Reportage: South Sudan: Birth of a Nation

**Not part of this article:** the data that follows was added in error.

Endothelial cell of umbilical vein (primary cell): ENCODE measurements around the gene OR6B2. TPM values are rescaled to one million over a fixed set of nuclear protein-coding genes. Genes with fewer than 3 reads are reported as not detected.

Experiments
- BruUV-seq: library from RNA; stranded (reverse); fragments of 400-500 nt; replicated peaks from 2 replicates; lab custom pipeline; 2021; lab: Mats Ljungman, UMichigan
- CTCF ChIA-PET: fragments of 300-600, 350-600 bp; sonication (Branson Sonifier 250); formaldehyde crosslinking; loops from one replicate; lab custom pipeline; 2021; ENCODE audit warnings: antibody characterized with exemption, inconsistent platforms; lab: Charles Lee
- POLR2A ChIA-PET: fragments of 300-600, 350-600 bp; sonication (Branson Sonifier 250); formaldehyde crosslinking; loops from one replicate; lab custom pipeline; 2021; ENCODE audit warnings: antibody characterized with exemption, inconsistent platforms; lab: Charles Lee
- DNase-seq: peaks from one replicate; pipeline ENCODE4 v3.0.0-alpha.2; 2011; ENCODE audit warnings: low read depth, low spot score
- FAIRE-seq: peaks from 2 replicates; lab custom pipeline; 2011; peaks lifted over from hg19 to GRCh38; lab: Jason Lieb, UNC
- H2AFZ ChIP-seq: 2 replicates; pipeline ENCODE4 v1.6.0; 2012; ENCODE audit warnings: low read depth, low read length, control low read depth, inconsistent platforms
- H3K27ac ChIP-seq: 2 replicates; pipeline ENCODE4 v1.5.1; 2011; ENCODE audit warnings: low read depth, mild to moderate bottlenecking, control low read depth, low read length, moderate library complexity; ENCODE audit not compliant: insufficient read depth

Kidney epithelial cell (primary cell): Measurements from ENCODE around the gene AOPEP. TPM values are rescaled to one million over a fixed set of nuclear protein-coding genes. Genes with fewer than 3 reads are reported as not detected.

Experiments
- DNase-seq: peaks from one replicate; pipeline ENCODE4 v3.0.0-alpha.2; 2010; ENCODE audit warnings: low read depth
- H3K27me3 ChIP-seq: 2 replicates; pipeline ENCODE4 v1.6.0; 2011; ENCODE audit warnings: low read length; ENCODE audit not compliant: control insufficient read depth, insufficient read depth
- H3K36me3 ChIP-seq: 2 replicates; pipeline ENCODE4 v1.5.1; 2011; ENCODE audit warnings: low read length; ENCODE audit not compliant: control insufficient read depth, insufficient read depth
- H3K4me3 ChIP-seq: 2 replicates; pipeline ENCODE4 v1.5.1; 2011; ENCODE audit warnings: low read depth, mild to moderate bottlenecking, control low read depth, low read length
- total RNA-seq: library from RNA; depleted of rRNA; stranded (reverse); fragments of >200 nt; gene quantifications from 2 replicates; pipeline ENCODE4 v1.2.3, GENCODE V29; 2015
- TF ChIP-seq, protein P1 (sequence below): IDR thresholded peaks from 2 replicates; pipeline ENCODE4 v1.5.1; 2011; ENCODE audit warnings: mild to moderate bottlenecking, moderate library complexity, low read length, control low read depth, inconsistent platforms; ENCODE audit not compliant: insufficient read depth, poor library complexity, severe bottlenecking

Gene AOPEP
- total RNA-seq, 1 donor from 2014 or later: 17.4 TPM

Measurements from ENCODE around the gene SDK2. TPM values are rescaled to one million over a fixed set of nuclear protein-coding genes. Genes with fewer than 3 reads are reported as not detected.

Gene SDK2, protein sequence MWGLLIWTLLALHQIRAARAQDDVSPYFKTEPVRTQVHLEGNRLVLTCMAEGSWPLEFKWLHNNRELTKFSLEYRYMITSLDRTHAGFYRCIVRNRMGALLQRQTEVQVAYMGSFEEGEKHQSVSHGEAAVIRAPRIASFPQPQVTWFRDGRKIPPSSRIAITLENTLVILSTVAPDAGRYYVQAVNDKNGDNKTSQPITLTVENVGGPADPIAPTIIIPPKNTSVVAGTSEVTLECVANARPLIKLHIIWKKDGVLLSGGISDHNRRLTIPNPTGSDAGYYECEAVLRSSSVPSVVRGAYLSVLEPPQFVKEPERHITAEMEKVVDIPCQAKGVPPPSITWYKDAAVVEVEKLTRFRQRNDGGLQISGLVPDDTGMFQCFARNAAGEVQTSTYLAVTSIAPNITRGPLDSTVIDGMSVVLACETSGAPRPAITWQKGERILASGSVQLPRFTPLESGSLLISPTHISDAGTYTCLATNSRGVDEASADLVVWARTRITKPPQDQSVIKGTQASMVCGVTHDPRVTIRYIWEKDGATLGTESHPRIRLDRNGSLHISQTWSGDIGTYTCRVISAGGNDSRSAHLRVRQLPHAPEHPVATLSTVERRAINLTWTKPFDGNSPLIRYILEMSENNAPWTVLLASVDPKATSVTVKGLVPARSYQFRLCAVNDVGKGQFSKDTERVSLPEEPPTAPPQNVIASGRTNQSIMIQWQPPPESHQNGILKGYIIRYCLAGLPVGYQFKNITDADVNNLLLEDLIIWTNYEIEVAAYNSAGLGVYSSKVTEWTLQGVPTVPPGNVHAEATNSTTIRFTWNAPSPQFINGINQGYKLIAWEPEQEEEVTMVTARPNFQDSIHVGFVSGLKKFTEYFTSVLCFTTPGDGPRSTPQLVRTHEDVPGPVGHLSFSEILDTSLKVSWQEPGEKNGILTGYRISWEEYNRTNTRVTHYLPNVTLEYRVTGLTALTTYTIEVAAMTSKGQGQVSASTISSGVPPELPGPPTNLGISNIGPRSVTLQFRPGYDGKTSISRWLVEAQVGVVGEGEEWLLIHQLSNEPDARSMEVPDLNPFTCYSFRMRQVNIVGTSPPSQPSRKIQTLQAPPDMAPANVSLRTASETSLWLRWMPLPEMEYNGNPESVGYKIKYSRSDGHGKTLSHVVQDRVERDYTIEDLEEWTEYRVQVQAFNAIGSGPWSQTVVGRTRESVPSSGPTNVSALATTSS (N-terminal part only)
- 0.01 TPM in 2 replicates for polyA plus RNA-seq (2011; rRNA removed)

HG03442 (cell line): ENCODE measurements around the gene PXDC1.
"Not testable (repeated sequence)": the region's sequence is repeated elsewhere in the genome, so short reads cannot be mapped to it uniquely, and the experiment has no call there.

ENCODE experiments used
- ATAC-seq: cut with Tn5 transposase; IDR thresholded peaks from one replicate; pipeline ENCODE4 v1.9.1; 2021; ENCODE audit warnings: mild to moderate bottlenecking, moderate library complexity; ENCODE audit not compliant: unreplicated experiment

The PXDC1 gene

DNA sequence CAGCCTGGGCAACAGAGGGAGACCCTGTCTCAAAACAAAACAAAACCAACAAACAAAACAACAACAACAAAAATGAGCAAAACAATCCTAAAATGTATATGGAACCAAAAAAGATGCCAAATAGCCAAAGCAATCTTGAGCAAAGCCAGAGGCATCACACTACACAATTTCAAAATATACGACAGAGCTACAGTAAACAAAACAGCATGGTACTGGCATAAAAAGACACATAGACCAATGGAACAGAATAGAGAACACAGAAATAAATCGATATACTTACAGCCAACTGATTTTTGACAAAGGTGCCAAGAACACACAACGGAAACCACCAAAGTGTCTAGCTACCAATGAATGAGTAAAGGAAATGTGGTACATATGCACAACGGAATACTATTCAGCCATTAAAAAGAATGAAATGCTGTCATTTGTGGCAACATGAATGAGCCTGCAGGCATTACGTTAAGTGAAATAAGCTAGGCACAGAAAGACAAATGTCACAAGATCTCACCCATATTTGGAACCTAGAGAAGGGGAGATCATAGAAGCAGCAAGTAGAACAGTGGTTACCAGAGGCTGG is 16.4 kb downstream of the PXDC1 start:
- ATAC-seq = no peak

Sudan's civil war was fueled by a mixture of religion, ideology, oil and ethnicity and was one of the longest lasting and deadliest conflicts of the later 20th century. On July 9th, 2011 Southern Sudan became the Republic of South Sudan - the world's newest nation. The war decimated the population, ruined infrastructure, destroyed the economy and tore apart the social fabric of South Sudan. The region is plagued by spiraling inter-tribal violence that has killed thousands of people. Drought has compounded the violence as the pastoralist tribes compete for scarce water and pasturage. Landmines and other explosive remnants of war continue to kill and maim civilians, prevent land from being used for agriculture, impede refugees from returning to their homes, block reconstruction projects and inhibit economic development. While the new nation faces enormous challenges, the independence ceremonies were steeped in joy and celebration - redemption for a people who have suffered immeasurably.